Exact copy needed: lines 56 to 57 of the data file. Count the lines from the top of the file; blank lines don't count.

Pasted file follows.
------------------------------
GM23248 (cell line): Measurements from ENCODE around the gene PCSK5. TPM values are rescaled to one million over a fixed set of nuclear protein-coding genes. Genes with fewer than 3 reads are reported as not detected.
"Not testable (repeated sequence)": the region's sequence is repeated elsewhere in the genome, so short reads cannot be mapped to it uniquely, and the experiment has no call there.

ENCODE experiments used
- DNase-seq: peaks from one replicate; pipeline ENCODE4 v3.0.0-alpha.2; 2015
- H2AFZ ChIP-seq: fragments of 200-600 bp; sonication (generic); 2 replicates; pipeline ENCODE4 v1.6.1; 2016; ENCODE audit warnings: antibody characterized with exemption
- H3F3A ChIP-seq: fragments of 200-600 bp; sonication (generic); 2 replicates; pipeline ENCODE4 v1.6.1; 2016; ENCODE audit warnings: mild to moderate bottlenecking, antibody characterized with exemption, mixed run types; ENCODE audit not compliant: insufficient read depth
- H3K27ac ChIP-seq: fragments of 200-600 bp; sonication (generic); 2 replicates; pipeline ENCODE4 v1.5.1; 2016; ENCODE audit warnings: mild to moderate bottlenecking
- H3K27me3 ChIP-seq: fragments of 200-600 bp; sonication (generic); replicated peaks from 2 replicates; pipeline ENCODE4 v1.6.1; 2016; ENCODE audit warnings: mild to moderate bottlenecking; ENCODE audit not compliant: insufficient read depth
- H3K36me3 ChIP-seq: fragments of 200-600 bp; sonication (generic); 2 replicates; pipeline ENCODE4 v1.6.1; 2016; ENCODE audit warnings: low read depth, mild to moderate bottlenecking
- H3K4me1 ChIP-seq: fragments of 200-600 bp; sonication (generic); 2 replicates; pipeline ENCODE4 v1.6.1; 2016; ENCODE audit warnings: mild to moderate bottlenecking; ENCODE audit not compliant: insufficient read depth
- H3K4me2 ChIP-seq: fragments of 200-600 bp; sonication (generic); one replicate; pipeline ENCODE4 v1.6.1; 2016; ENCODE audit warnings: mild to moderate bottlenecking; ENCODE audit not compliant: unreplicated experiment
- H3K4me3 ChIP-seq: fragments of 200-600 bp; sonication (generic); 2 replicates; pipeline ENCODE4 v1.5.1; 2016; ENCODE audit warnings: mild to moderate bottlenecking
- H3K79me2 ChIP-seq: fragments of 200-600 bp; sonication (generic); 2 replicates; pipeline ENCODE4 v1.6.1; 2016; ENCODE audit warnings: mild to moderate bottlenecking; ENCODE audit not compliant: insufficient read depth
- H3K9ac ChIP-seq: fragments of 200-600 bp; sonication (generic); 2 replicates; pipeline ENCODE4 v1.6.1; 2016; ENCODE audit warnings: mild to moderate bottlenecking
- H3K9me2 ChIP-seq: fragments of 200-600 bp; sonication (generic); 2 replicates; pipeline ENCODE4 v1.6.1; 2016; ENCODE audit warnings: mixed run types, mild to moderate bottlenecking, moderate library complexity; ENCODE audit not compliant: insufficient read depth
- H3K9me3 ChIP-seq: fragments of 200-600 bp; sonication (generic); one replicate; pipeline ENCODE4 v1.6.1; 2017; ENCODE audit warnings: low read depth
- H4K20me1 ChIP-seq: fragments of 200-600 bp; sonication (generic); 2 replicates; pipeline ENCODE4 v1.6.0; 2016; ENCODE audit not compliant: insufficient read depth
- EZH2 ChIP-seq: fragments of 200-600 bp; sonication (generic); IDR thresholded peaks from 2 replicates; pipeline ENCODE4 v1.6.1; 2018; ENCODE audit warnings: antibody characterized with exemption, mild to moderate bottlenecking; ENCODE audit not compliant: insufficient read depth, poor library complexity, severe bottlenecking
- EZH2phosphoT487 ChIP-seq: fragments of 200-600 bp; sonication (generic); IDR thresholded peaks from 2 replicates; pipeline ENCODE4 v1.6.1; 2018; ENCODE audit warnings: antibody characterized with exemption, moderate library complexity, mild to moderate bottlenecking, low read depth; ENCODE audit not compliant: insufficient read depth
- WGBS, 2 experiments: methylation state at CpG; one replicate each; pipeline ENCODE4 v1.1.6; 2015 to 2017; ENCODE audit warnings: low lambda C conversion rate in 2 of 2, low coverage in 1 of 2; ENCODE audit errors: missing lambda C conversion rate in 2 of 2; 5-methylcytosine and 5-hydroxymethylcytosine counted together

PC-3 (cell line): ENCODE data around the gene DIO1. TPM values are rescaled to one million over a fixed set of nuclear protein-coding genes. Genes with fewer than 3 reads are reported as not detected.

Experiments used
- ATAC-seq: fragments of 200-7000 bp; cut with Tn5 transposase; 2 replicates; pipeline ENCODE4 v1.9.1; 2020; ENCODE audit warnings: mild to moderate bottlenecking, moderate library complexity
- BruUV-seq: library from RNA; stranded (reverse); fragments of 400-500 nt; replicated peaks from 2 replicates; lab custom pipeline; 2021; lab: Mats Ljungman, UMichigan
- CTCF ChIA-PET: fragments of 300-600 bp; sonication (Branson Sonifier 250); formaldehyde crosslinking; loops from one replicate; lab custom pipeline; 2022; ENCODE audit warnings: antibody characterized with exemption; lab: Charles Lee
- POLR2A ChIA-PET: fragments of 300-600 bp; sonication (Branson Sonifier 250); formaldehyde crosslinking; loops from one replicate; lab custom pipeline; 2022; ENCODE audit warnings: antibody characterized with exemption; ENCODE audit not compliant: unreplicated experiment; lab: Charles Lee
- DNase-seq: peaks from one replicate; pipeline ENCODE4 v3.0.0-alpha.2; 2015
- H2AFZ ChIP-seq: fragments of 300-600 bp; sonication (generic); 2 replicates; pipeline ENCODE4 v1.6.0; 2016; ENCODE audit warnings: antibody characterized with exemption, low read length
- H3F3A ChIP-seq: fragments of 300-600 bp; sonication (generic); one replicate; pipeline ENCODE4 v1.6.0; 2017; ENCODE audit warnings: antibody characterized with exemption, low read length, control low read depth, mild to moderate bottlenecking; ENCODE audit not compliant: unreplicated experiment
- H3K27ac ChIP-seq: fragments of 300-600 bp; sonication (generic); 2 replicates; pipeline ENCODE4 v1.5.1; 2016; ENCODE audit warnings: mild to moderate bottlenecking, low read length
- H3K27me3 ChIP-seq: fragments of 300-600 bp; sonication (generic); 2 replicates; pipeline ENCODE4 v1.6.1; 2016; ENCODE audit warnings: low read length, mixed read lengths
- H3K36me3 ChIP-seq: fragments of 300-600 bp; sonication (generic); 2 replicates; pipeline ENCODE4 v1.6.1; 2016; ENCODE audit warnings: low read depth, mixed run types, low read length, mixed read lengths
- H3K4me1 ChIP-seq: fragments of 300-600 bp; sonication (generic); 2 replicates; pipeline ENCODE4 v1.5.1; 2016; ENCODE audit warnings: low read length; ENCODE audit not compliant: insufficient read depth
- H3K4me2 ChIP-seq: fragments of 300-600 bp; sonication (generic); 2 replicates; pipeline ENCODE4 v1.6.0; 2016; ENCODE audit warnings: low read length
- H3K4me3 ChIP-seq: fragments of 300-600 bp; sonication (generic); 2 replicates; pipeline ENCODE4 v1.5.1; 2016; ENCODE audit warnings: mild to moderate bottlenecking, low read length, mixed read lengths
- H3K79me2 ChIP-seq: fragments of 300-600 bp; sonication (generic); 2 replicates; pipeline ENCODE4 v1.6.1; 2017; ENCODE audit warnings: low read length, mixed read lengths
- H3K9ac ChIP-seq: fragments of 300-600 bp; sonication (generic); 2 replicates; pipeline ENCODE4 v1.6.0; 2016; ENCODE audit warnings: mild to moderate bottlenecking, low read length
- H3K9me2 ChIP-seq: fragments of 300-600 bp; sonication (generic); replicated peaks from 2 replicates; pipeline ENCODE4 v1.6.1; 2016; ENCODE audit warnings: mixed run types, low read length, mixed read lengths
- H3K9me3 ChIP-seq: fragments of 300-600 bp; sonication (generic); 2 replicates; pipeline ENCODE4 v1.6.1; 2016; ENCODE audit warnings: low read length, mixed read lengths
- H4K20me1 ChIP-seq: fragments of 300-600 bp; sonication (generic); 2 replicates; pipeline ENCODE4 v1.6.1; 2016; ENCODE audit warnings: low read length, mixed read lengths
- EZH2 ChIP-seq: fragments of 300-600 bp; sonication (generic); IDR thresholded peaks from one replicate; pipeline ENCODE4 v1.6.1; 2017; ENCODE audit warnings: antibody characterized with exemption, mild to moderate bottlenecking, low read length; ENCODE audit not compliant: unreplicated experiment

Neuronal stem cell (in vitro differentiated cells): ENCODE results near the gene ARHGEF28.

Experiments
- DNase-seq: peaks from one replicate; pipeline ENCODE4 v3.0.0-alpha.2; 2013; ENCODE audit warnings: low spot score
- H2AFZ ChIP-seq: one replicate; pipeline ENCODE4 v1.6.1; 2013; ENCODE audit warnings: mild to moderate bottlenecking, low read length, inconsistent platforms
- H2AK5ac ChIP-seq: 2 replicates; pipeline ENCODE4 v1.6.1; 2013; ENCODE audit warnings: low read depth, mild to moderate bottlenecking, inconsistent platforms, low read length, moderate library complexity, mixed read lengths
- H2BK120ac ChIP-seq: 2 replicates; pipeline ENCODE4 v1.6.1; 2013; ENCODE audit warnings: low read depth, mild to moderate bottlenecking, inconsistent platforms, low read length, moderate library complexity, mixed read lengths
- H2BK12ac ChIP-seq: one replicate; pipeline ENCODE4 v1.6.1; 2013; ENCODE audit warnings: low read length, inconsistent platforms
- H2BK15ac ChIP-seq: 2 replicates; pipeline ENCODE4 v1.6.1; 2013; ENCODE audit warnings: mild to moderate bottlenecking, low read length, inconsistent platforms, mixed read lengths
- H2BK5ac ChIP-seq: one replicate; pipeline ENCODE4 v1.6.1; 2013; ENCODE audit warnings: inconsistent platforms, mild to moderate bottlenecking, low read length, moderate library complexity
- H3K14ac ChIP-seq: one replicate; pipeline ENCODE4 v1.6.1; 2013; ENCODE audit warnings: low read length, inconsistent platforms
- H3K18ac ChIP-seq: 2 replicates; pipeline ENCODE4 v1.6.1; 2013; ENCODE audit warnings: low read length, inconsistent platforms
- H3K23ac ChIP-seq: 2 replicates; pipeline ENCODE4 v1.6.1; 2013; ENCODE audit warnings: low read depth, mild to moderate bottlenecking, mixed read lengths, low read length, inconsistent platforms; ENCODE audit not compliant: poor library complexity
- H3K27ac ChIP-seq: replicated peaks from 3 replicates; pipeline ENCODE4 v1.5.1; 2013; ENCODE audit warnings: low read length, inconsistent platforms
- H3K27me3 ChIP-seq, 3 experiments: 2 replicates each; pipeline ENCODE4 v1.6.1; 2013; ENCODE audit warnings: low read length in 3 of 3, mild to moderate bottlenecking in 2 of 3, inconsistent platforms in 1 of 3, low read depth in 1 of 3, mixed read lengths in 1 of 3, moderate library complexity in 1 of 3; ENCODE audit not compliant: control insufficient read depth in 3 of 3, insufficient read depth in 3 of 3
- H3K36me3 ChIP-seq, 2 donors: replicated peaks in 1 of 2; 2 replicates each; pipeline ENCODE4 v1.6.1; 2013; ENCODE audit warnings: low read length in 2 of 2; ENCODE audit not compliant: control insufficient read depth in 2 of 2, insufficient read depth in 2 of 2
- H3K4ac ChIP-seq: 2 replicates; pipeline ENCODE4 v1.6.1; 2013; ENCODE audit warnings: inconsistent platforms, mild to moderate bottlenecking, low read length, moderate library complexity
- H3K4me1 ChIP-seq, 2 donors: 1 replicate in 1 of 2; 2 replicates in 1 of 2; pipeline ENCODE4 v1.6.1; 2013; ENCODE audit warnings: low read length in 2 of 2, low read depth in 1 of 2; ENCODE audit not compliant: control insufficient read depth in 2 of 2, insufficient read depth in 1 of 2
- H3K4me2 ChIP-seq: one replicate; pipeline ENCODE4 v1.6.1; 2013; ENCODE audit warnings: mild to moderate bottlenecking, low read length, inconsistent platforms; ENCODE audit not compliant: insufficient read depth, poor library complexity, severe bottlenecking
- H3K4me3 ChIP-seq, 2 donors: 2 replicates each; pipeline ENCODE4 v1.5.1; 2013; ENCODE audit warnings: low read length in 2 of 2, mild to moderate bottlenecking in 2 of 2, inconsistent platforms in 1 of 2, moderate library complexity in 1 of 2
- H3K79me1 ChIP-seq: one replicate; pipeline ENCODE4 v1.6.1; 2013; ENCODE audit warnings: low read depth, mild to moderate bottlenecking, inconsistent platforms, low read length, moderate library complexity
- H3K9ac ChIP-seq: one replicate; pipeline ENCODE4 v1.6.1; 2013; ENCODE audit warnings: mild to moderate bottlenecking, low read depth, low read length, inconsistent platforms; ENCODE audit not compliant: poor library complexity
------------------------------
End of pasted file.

- H3K36me3 ChIP-seq, 2 donors: replicated peaks in 1 of 2; 2 replicates each; pipeline ENCODE4 v1.6.1; 2013; ENCODE audit warnings: low read length in 2 of 2; ENCODE audit not compliant: control insufficient read depth in 2 of 2, insufficient read depth in 2 of 2
- H3K4ac ChIP-seq: 2 replicates; pipeline ENCODE4 v1.6.1; 2013; ENCODE audit warnings: inconsistent platforms, mild to moderate bottlenecking, low read length, moderate library complexity